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Proposals for a Learning and Skills Council


From the Executive Summary of the 'Learning to Succeed' proposals:-

"We propose to establish a Learning and Skills Council for England to drive forward improvements in standards and bring greater coherence and responsiveness. The Council will deliver all post-16 education and training (excluding HE) and assume responsibility for:

funding colleges from the Further Education Funding Council for England;

advising the Government on the National Learning Targets from the National Advisory Council for Education and Training Targets (NACETT);

funding Modern Apprenticeships, National Traineeships and other government funded training and workforce development from Training and Enterprise Councils (TECs) 1 ;

developing, in partnership with local education authorities (LEAs), arrangements for adult and community learning;

providing information, advice and guidance to adults;
and working with the pre-16 education sector to ensure coherence across all 14-19 education.

We propose to establish the new Learning and Skills Council from April 2001. Key features will be:

a system driven by the needs of the learner including the significant involvement of employers. The majority of the Council’s members will be users of learning (employers, individuals, local authorities and community representatives);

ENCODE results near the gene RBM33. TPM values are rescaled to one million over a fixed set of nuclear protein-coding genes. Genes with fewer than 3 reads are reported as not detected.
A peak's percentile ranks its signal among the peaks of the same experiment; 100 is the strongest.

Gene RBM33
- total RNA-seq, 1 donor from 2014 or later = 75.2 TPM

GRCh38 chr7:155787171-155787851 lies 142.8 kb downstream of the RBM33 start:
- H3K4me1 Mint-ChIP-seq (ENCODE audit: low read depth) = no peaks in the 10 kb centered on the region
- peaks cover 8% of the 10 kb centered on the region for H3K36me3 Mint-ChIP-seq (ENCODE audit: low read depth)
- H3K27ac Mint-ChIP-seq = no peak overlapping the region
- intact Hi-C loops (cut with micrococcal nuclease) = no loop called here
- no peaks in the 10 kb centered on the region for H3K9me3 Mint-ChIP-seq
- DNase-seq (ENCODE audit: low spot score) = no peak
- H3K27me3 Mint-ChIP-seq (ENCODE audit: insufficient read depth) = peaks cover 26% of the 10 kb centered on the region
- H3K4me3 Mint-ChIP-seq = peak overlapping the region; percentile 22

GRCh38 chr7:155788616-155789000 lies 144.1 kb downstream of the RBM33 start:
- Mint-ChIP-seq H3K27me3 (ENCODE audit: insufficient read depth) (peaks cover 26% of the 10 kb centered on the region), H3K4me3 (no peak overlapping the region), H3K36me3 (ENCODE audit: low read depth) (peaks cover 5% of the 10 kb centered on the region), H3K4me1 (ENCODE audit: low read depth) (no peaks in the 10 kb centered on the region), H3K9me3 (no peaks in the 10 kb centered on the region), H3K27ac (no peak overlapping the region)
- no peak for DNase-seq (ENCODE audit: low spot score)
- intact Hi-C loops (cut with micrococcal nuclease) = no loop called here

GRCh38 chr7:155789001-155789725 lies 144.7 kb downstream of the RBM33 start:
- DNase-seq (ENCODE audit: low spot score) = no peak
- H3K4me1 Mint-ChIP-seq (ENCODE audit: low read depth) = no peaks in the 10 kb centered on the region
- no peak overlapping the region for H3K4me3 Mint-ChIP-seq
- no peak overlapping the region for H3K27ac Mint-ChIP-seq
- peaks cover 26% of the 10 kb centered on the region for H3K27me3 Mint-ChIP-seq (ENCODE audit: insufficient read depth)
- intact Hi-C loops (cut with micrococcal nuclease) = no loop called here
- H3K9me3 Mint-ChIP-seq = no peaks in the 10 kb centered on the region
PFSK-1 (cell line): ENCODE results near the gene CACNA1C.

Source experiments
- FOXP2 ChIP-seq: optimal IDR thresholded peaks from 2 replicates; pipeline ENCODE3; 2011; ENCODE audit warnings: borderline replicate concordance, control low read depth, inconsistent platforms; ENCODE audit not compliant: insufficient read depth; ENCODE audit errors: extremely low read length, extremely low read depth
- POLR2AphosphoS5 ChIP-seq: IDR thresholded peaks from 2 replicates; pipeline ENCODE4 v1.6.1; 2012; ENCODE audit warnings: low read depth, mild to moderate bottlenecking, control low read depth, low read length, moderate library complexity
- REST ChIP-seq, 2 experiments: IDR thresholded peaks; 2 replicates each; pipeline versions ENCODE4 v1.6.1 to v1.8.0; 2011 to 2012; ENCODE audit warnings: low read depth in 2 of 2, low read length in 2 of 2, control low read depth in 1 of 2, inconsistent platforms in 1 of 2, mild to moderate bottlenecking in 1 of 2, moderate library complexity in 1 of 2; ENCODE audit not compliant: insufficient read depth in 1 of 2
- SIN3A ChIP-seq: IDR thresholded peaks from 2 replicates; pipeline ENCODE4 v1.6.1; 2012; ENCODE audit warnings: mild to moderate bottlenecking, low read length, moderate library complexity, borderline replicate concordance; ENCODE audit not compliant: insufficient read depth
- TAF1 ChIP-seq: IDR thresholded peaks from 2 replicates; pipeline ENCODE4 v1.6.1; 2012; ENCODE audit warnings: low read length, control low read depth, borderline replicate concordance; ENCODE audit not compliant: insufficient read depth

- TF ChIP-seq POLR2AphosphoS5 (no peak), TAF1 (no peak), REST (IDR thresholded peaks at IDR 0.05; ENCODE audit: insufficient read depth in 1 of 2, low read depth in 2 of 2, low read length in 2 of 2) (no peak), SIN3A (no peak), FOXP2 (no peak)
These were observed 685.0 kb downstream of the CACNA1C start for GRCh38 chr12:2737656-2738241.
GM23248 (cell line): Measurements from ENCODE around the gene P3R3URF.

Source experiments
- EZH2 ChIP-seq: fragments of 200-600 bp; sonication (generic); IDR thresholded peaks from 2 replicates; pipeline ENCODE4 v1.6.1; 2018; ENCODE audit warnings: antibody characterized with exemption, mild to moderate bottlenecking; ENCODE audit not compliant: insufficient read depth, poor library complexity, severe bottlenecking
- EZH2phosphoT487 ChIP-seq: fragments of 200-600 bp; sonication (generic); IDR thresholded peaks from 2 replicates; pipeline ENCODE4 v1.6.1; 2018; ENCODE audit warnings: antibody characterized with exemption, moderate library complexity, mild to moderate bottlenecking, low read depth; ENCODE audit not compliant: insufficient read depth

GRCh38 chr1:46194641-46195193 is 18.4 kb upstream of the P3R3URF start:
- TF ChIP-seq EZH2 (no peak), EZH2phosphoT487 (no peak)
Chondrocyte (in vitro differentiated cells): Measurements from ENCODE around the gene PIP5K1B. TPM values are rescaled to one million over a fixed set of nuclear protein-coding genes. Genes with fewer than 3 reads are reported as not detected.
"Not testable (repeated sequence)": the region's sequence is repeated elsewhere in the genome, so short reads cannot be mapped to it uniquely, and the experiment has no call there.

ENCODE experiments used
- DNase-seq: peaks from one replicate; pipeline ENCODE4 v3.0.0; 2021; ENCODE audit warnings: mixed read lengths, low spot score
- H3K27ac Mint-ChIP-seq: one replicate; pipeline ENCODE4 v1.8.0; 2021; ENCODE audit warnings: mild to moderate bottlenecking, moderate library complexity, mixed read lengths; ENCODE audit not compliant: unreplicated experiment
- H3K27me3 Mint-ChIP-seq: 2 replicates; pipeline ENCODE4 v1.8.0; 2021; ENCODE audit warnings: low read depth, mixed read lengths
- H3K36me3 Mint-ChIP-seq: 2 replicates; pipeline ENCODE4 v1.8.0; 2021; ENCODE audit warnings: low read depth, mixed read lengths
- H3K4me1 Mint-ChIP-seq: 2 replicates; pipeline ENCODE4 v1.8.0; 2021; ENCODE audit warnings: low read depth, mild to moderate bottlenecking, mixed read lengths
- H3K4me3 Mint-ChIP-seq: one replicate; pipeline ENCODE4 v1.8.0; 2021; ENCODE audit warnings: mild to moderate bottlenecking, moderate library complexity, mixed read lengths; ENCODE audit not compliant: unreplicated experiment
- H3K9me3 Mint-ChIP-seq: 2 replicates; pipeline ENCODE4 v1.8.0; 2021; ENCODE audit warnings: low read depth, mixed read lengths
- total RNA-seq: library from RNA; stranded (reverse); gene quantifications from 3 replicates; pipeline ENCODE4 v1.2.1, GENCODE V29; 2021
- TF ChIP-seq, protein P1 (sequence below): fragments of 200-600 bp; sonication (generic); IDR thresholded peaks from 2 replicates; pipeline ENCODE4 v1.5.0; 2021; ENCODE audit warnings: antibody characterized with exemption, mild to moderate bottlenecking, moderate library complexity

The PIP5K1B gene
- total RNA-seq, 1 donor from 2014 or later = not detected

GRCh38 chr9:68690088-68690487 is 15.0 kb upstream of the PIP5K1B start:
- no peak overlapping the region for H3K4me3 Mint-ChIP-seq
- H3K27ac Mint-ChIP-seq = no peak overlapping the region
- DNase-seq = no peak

the Council will be advised by two Committees of the Council: one with direct responsibility for young people; the other with responsibility for adult learners. The Committees will advise the Council and assess the needs of their respective groups in the context of present and future labour market skills, and advise on action and strategies;

the Council will work through a network of up to 50 local Learning and Skills Councils, which will plan and co-ordinate provision locally and establish clear lines of accountability to the communities they serve. These local Learning and Skills Councils will be arms of the national Council but with sufficient local flexibility and autonomy to allow them to match provision to local needs and meet skill shortages. Their work will be overseen by Boards who - as with the national Council - will have a majority of members who can represent users of learning locally;

local Learning Partnerships will be at the heart of these new arrangements. This will ensure that the system is fully responsive to local partners and community needs.

We propose a new role for them in drawing up arrangements for consultative mechanisms through which the voice of individual learners can be heard and fed back to improve the quality of provision; and improved accountability, efficiency and probity.

The Learning and Skills Council will promote equality of opportunity in all it does.

What do you think of these proposals? Add your views to Comments below.


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